Dahlin, E., Neely, A. S., Larsson, A., Bäckman, L. & Nyberg, L. Transfer of learning after updating training mediated by the striatum. Science 320, 1510–1512, doi: 10.1126/science.1155466 (2008).
Reis, J., Prichard, G. & Fritsch, B. In The Stimulated Brain (ed. R. Cohen Kadosh ) Ch. 8, 207–236 (Elsevier, 2014).
Jaeggi, S. M., Buschkuehl, M., Jonides, J. & Perrig, W. J. Improving fluid intelligence with training on working memory. PNAS 105, 6829–6833 (2008).
Krause, B., Márquez-Ruiz, J. & Cohen Kadosh, R. The effect of transcranial direct current stimulation: a role for cortical excitation/inhibition balance? Front Hum Neurosci 7, 602, doi: 10.3389/fnhum.2013.00602 (2013).
Bonaiuto, J. J. & Bestmann, S. Understanding the nonlinear physiological and behavioral effects of tDCS through computational neurostimulation. Progress in Brain Research, 1–29, doi: 10.1016/bs.pbr.2015.06.013 (2015).
Kanai, R. & Rees, G. The structural basis of inter-individual differences in human behaviour and cognition. Nat Rev Neurosci 12, 231–242, doi: 10.1038/nrn3000 (2011).
Thompson, P. M. et al. Genetic influences on brain structure. Nat. Neurosci. 4, 1253–1258, doi: 10.1038/nn758 (2001).
Cohen Kadosh, R., Levy, N., O’Shea, J., Shea, N. & Savulescu, J. The neuroethics of non-invasive brain stimulation. Curr. Biol. 22, R108–R111, doi: 10.1016/j.cub.2012.01.013 (2012).
Riggall, K. et al. Researchers’ perspectives on scientific and ethical issues with transcranial direct current stimulation: An international survey. Scientific Reports 5, 1–10, doi: 10.1038/srep10618 (2015).
Krause, B. & Cohen Kadosh, R. Can transcranial electrical stimulation improve learning difficulties in atypical brain development? A future possibility for cognitive training. Dev Cog Neurosci 6, 176–194, doi: 10.1016/j.dcn.2013.04.001 (2013).
Friston, K. Ten ironic rules for non-statistical reviewers. NeuroImage 61, 1300–1310, doi: 10.1016/j.neuroimage.2012.04.018 (2012).
Jacobson, L., Koslowsky, M. & Lavidor, M. tDCS polarity effects in motor and cognitive domains: a meta-analytical review. Experimental Brain Research 216, 1–10, doi: 10.1007/s00221-011-2891-9 (2012).
Feenstra, L., Aleven, V., Rummel, N. & Taatgen, N. in Intelligent Tutoring Systems Vol. 6095 (eds v. Aleven, J. Kay, & J. Mostow ) 221–223 (Springer 2010).
Miranda, P. C., Lomarev, M. & Hallett, M. Modeling the current distribution during transcranial direct current stimulation. Clin Neurophysiol 117, 1623–1629, doi: 10.1016/j.clinph.2006.04.009 (2006).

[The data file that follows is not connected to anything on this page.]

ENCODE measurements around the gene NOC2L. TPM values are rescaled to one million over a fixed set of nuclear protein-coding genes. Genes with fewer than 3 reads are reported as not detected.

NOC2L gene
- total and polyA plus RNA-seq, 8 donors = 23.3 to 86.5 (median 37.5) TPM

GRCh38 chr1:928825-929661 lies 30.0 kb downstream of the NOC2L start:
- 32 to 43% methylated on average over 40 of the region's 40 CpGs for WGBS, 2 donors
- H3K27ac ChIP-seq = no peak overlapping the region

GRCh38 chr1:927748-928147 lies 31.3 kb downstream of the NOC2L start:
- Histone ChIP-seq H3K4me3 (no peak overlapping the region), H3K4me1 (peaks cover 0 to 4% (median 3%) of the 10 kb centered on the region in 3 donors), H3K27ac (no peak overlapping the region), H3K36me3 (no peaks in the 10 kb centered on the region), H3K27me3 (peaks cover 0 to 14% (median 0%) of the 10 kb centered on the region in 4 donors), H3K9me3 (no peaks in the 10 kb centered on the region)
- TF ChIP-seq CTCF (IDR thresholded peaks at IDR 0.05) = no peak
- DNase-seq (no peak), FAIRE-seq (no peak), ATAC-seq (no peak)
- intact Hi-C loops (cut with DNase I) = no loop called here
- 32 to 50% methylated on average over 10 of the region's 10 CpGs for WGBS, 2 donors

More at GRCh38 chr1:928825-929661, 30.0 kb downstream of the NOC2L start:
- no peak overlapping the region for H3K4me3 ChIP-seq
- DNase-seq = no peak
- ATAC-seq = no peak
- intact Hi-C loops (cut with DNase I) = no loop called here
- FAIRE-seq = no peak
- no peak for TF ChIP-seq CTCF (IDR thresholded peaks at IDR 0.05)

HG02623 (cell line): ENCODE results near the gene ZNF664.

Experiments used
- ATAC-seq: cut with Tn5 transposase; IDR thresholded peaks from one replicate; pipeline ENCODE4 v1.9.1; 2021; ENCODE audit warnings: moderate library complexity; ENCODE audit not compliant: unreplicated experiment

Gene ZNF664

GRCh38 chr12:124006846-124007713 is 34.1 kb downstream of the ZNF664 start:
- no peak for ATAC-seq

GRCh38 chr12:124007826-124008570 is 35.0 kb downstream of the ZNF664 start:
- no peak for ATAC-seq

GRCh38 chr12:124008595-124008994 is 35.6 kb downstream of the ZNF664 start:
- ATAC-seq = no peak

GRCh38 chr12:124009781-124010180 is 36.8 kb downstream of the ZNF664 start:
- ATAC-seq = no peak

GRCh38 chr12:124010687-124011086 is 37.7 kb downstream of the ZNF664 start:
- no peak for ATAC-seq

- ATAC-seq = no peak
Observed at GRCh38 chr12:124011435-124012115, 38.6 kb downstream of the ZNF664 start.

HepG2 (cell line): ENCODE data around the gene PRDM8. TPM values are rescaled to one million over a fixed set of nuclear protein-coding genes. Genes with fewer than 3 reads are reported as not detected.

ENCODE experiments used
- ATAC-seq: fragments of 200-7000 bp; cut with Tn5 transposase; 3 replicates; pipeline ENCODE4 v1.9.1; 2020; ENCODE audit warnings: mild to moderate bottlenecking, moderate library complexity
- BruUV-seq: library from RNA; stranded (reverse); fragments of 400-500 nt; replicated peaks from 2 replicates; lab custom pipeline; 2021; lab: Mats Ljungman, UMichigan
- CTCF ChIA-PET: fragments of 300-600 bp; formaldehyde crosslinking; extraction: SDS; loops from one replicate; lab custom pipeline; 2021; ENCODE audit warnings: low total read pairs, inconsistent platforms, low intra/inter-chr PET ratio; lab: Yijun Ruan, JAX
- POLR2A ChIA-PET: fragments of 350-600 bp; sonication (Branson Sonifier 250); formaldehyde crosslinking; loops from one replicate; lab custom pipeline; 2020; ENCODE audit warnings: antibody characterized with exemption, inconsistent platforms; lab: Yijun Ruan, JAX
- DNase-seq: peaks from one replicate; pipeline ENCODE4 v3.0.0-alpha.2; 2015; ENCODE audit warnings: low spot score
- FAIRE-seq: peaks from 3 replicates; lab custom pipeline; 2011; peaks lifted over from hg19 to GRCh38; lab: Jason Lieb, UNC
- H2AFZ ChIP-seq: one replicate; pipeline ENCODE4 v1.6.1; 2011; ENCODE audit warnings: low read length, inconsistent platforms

Miranda, P. C., Mekonnen, A., Salvador, R. & Ruffini, G. The electric field in the cortex during transcranial current stimulation. Neuroimage 70, 48–58, doi: 10.1016/j.neuroimage.2012.12.034 (2013).
Ruffini, G., Fox, M. D., Ripolles, O., Miranda, P. C. & Pascual-Leone, A. Optimization of multifocal transcranial current stimulation for weighted cortical pattern targeting from realistic modeling of electric fields. Neuroimage 89, 216–225, doi: 10.1016/j.neuroimage.2013.12.002 (2014).
This work was supported by the Wellcome Trust (WT88378) and the James S. McDonnell Foundation 21st Century Science Initiative in Understanding Human Cognition – Scholar Award. We thank Michael Clayton for his comments and Giulio Ruffini from Neuroelectrics for the computational simulation of current field intensity map presented in Figure 1d.
Prof. Cohen Kadosh serves on the scientific advisory boards of Neuroelectrics Inc and The Cognition Matters Foundation (non-profit organisation). His research on brain stimulation was funded by the Wellcome Trust, the British Academy/Leverhulme Trust Small Research Grant and the James S. McDonnell Foundation. He filed a patent entitled “Apparatus for improving and/or maintaining numerical ability’ (International Application PCT/GB2011/050211), but as the patent was not granted this is unlikely to serve as a conflict of interest. The other authors declare no conflict of interest.
Electronic supplementary material
About this article
Cite this article
Looi, C., Duta, M., Brem, A. et al. Combining brain stimulation and video game to promote long-term transfer of learning and cognitive enhancement. Sci Rep 6, 22003 (2016). https://doi.org/10.1038/srep22003
Frontiers in Human Neuroscience (2020)
Advanced Science (2020)
Neuroenhancement of High-Level Cognition: Evidence for Homeostatic Constraints of Non-invasive Brain Stimulation
Journal of Cognitive Enhancement (2019)
Episodic Memory Assessment and Remediation in Normal and Pathological Aging Using Virtual Reality: A Mini Review
Frontiers in Psychology (2019)
Frontiers in Human Neuroscience (2019)